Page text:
A third direction has also developed over the last few years, partly as an extension of our African interest, focusing on the Indian Ocean as a medium of cultural and economic co-operation, and studying the regions that border it, from East Africa to Southeast Asia. It thus studies both aspects of migration and trade and of intellectual links between the peoples of this vast region, linking to an alternative view of 'globalization'.
In addition to the University, Middle Eastern research in Bergen is also carried out at the private Chr. Michelsen's Institute. It has close co-operation with the University, and many of the Institute's younger scholars are also registered for a degree here. We have therefore included research information from Middle East scholars of the CMI, while we refer to the Institute's own publications for a complete survey of their activities.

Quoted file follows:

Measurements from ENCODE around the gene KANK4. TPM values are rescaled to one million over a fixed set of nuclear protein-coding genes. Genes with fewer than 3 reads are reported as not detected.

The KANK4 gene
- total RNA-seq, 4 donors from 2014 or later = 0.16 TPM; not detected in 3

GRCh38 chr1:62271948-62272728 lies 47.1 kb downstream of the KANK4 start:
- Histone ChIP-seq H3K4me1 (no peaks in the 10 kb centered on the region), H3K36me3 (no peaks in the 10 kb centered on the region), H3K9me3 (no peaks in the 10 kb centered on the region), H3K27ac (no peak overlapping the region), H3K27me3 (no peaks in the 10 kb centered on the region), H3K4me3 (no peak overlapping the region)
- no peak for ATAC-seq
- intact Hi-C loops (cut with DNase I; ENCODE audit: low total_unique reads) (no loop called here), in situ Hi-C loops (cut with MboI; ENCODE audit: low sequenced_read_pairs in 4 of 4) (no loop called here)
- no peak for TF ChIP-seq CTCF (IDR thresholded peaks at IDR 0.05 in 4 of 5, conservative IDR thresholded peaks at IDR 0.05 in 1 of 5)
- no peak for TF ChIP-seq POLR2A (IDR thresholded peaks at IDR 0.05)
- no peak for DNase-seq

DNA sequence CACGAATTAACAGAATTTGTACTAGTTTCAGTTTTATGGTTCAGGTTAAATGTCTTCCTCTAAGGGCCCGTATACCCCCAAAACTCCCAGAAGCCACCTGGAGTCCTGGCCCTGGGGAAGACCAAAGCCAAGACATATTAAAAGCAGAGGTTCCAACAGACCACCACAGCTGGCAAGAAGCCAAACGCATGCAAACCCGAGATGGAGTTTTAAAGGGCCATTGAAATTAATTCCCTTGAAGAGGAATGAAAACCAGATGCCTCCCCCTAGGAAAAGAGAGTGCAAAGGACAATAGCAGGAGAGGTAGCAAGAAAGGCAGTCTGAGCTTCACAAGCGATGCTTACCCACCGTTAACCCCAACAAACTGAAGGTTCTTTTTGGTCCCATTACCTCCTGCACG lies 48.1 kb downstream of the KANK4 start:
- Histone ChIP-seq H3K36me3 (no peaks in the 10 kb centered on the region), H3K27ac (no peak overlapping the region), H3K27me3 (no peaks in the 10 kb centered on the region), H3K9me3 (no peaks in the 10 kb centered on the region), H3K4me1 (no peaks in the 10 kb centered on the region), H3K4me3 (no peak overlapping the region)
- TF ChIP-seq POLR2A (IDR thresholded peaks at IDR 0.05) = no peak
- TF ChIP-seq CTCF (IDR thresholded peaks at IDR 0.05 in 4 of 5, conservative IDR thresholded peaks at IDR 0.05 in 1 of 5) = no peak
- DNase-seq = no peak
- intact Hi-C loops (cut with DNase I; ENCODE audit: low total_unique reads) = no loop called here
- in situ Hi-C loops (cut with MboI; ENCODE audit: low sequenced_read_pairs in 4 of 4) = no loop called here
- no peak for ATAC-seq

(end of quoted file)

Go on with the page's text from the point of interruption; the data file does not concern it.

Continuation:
This survey of research is based mostly on information submitted by individual scholars. There will necessarily be gaps, e.g., in the lists of publications. These gaps will, as far as we are able, be filled in later editions.
This 'yearbook', Middle Eastern Studies in Bergen, will from 2000 be published every two years (previous volumes were annual, but covered two years' activity).
Knut S. Vikør
The above text is the introduction to Middle Eastern Studies in Bergen, an bi-annual survey of research on the Middle East at the University. All the text of this pamphlet is available on this Web server. We are updating the sections on Staff and Hovudfag students to represent the current situation, while the sections on Publications and Degrees passes will accumulate the data of successive editions of the yearbook-pamphlet, from the first one in 1993. The other sections are identical to the pamphlet, barring corrections of errors.